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Title: Left anterior temporal cortex actively engages in speech perception: A direct cortical stimulation study.
Authors: Matsumoto, Riki  kyouindb  KAKEN_id  orcid (unconfirmed)
Imamura, Hisaji
Inouchi, Morito
Nakagawa, Tomokazu
Yokoyama, Yohei
Matsuhashi, Masao  kyouindb  KAKEN_id  orcid (unconfirmed)
Mikuni, Nobuhiro
Miyamoto, Susumu  kyouindb  KAKEN_id
Fukuyama, Hidenao  KAKEN_id
Takahashi, Ryosuke  kyouindb  KAKEN_id
Ikeda, Akio  kyouindb  KAKEN_id  orcid (unconfirmed)
Author's alias: 松本, 理器
Keywords: Speech perception
Electrical cortical stimulation
Superior temporal sulcus
Epilepsy surgery
Issue Date: Apr-2011
Publisher: Elsevier Ltd.
Journal title: Neuropsychologia
Volume: 49
Issue: 5
Start page: 1350
End page: 1354
Abstract: Recent neuroimaging studies proposed the importance of the anterior auditory pathway for speech comprehension. Its clinical significance is implicated by semantic dementia or pure word deafness. Neurodegenerative or cerebrovascular nature, however, precluded precise localization of the cortex responsible for speech perception. Electrical cortical stimulation could delineate such localization by producing transient, functional impairment. We investigated engagement of the left anterior temporal cortex in speech perception by means of direct electrical cortical stimulation. Subjects were two partial epilepsy patients, who underwent direct cortical stimulation as a part of invasive presurgical evaluations. Stimulus sites were coregistered to presurgical 3D-MRI, and then to MNI standard space for anatomical localization. Separate from the posterior temporal language area, electrical cortical stimulation revealed a well-restricted language area in the anterior part of the superior temporal sulcus and gyrus (aSTS/STG) in both patients. Auditory sentence comprehension was impaired upon electrical stimulation of aSTS/STG. In one patient, additional investigation revealed that the functional impairment was restricted to auditory sentence comprehension with preserved visual sentence comprehension and perception of music and environmental sounds. Both patients reported that they could hear the voice but not understand the sentence well (e.g., heard as a series of meaningless utterance). The standard coordinates of this restricted area at left aSTS/STG well corresponded with the coordinates of speech perception reported in neuroimaging activation studies in healthy subjects. The present combined anatomo-functional case study, for the first time, demonstrated that aSTS/STG in the language dominant hemisphere actively engages in speech perception.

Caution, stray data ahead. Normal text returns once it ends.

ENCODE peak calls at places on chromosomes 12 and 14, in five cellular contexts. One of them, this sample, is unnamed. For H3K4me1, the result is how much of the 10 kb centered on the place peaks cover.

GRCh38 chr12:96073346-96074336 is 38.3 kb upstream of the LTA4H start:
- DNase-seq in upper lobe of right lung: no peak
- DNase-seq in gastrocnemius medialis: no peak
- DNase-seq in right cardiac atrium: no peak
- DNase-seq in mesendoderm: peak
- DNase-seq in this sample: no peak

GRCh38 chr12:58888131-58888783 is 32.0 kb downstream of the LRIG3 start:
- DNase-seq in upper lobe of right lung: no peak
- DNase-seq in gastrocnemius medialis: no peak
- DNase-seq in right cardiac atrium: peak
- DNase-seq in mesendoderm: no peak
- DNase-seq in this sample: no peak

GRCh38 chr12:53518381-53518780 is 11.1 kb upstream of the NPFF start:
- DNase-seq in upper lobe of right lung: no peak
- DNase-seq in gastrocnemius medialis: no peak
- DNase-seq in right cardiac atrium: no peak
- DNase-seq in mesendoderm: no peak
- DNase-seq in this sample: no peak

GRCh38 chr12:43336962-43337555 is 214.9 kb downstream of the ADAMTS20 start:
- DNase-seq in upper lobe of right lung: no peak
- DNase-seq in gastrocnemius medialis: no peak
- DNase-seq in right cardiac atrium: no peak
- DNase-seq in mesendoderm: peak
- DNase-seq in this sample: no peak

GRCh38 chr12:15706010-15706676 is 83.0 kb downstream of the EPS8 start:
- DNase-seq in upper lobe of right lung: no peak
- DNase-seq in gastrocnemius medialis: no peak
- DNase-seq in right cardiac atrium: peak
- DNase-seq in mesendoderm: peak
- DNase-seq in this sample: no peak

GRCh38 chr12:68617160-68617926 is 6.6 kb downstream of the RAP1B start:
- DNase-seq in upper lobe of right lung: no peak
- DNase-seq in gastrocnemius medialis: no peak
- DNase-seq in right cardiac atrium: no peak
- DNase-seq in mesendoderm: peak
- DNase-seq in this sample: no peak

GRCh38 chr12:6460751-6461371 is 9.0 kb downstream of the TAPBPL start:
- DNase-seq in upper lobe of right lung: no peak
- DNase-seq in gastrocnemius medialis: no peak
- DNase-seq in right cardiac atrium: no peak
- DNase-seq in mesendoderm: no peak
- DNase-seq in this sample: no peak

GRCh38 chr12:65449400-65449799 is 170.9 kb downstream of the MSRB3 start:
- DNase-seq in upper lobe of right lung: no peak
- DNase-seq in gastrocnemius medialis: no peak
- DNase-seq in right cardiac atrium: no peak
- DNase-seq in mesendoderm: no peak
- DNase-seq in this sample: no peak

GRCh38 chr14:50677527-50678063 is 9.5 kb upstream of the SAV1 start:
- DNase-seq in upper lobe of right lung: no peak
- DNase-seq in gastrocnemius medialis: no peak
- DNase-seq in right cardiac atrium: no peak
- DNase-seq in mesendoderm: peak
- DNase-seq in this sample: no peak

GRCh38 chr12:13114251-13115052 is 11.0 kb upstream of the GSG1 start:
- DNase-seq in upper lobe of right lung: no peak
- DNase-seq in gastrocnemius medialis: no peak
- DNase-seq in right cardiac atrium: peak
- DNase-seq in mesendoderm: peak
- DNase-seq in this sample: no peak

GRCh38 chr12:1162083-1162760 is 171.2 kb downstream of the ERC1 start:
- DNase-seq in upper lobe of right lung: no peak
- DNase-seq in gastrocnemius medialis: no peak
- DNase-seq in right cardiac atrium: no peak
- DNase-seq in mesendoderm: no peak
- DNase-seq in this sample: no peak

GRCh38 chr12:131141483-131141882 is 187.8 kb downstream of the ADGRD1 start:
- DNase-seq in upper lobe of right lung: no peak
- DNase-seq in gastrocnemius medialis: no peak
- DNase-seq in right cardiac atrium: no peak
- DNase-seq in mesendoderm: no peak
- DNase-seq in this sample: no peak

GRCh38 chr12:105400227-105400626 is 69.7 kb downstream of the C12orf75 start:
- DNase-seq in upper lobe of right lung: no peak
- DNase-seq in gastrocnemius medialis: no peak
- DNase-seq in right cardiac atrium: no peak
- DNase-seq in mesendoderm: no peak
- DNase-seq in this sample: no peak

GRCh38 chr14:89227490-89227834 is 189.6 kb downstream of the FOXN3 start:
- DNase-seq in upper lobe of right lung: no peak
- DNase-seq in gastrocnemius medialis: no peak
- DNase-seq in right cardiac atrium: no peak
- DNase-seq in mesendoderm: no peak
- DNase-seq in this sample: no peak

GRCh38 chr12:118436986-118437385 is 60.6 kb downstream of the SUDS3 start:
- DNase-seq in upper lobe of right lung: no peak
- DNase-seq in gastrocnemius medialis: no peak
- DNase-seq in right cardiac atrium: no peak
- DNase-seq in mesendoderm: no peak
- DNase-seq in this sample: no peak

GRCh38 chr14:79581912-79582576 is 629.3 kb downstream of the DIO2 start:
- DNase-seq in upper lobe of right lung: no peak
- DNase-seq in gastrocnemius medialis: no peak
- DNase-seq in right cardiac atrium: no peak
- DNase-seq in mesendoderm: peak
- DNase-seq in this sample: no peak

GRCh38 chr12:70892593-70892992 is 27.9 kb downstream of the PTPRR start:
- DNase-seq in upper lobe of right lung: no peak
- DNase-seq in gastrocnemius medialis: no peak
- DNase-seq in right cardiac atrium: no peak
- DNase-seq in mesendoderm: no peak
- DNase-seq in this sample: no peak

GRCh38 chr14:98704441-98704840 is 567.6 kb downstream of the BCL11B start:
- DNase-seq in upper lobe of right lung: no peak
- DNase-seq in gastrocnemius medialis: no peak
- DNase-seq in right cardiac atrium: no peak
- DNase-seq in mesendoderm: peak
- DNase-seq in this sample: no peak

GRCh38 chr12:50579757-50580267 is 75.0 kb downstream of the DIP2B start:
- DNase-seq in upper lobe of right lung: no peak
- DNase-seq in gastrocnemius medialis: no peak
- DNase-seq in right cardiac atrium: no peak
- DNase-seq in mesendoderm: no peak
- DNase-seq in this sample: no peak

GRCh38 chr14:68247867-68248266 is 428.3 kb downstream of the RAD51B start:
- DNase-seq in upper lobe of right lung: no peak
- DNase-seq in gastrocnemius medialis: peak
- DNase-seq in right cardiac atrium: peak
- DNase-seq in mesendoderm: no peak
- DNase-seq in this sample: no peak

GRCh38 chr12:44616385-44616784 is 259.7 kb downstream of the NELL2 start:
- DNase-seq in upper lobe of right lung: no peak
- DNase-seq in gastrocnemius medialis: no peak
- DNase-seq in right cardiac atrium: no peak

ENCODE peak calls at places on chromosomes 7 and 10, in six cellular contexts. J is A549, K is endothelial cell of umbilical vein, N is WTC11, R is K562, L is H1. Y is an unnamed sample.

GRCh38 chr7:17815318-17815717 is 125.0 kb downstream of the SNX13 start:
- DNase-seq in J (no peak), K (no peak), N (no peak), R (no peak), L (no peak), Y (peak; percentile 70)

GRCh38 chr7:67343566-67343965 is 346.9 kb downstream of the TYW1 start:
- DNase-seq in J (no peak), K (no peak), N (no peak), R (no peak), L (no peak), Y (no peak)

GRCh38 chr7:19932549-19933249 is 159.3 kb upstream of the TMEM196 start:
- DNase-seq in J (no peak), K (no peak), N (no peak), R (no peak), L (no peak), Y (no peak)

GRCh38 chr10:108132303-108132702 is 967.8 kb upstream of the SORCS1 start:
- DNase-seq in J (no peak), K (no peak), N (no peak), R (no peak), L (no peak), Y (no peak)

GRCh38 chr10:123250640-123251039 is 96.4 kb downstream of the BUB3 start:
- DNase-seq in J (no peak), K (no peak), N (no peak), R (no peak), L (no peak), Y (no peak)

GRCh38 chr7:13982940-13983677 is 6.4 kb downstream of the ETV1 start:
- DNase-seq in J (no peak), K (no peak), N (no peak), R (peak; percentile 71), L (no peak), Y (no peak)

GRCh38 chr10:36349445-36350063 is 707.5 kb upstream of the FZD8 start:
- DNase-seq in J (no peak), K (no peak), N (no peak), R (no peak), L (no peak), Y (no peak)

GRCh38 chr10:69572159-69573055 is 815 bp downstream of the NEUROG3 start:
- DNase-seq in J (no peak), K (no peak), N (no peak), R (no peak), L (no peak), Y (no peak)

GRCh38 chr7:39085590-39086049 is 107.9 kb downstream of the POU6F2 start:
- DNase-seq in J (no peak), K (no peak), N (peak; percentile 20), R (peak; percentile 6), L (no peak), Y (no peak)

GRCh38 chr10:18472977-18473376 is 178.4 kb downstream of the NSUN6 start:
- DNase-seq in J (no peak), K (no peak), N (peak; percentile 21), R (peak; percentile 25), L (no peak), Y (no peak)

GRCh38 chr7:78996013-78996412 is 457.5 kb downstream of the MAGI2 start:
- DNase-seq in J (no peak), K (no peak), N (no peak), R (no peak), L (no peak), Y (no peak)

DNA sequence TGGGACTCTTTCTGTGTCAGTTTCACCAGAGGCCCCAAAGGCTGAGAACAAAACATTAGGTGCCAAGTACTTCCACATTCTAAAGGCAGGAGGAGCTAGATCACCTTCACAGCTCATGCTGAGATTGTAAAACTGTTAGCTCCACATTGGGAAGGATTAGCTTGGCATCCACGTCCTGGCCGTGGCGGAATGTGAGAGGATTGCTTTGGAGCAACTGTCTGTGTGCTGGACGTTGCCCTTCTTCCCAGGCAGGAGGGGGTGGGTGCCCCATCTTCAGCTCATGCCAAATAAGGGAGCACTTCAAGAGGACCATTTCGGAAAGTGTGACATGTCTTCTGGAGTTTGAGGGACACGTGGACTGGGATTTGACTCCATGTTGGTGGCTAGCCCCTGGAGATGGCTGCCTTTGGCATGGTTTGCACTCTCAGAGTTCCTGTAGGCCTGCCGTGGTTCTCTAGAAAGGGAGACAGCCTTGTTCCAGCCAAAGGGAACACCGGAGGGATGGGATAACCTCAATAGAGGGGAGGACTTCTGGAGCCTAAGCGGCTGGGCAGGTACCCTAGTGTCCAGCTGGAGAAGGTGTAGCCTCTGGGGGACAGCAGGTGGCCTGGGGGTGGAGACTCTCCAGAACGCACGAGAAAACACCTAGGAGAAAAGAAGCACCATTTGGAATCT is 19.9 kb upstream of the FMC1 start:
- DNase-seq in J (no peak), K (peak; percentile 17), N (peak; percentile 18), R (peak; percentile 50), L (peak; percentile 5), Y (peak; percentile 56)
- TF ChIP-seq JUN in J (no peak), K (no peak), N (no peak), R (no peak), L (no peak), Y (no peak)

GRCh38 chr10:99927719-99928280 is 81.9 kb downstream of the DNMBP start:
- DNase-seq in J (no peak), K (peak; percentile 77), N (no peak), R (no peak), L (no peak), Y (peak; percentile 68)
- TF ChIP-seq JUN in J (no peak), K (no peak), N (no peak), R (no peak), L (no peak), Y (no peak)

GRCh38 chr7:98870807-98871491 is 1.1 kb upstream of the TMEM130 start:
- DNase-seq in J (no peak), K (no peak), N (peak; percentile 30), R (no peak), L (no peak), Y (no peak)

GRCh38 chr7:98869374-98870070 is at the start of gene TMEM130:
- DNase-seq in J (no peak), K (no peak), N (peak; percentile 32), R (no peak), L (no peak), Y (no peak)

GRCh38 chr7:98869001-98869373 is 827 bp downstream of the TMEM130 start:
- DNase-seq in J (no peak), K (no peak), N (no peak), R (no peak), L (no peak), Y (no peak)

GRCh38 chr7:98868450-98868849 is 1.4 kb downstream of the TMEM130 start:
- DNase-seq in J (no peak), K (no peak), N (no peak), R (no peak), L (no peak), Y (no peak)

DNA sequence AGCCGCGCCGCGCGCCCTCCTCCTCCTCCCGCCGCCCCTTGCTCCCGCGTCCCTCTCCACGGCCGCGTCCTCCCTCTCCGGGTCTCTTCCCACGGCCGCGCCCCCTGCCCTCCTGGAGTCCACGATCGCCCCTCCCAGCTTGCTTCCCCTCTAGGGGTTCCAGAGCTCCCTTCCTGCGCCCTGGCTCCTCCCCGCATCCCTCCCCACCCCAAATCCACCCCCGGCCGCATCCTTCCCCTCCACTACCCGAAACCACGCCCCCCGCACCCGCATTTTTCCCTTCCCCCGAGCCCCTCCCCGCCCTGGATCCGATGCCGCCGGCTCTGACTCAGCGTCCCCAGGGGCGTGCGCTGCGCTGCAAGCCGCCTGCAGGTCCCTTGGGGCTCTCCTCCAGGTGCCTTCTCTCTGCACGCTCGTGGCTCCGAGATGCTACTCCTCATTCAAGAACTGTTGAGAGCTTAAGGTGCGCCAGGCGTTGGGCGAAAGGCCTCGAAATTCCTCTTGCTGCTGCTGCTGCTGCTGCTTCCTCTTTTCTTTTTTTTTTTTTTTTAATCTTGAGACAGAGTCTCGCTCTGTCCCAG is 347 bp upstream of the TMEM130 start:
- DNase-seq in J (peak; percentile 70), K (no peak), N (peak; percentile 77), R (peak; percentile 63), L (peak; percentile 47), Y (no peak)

Rights: © 2011 Elsevier Ltd.
This is not the published version. Please cite only the published version.
DOI(Published Version): 10.1016/j.neuropsychologia.2011.01.023
PubMed ID: 21251921
Appears in Collections:Journal Articles

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